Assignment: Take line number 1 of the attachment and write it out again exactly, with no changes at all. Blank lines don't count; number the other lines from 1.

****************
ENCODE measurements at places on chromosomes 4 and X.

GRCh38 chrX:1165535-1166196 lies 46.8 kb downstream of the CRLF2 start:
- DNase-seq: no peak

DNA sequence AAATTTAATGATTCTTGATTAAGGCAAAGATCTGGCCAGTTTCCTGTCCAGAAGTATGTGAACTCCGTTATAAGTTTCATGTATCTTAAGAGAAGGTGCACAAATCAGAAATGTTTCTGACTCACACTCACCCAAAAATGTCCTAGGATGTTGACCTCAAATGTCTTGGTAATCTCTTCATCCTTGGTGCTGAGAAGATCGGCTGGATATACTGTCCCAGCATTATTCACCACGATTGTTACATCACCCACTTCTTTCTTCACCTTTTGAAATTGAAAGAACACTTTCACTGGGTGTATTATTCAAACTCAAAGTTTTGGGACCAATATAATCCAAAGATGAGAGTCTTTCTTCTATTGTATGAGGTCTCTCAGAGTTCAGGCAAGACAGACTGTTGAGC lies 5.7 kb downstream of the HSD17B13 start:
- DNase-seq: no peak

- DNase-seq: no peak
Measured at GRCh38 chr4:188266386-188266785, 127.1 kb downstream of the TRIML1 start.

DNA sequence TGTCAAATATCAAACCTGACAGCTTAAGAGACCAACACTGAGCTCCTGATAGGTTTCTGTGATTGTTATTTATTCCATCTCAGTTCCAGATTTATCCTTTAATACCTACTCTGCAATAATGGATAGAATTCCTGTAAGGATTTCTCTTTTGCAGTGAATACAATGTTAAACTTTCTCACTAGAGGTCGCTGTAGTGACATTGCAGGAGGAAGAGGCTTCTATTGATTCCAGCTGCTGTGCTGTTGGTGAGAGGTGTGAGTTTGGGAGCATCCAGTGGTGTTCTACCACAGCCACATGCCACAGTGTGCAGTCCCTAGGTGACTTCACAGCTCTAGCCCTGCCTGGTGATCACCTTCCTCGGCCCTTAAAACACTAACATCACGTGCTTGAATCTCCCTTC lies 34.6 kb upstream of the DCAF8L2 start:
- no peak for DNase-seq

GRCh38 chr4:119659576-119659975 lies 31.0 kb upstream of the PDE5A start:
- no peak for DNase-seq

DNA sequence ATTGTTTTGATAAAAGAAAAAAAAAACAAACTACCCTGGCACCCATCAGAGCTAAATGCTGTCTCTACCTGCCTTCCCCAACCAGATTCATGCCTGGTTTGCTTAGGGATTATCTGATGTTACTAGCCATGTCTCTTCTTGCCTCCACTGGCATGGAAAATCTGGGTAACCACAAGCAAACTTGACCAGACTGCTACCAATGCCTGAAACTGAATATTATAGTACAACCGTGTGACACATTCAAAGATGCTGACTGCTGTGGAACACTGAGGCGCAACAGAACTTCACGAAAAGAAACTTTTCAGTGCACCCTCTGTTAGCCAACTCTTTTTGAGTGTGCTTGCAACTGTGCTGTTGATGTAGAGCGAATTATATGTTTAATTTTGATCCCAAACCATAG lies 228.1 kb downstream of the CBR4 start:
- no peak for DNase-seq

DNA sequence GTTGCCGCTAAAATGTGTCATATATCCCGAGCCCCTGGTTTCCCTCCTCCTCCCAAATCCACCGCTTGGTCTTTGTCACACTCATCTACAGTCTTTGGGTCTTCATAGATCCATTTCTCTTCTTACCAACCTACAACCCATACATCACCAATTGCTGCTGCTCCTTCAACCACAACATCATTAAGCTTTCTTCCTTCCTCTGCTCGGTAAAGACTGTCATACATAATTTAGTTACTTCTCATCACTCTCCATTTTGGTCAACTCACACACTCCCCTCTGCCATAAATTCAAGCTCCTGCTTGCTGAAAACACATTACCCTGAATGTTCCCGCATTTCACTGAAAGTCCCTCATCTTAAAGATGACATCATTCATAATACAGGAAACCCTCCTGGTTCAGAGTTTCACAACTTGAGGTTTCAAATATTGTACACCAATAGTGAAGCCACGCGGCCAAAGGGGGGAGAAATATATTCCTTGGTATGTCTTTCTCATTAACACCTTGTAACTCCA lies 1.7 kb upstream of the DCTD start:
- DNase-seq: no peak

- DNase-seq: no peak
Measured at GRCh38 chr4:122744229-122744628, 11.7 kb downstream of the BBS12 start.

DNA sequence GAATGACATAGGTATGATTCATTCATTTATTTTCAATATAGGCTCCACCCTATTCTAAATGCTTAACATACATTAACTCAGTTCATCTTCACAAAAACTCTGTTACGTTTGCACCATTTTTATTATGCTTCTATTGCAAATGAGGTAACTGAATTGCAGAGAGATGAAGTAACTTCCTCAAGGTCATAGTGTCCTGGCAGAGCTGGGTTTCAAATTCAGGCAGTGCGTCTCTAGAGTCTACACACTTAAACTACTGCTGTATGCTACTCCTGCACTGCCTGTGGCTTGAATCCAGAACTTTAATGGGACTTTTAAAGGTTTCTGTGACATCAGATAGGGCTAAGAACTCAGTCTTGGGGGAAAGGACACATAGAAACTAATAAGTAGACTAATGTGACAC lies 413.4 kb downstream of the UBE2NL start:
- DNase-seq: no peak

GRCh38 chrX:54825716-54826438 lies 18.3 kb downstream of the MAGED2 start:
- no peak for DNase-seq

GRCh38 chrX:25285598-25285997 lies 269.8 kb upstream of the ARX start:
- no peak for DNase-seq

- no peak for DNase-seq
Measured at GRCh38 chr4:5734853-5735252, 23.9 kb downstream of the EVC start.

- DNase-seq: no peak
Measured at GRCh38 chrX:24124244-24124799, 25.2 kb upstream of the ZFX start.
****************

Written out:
ENCODE measurements at places on chromosomes 4 and X.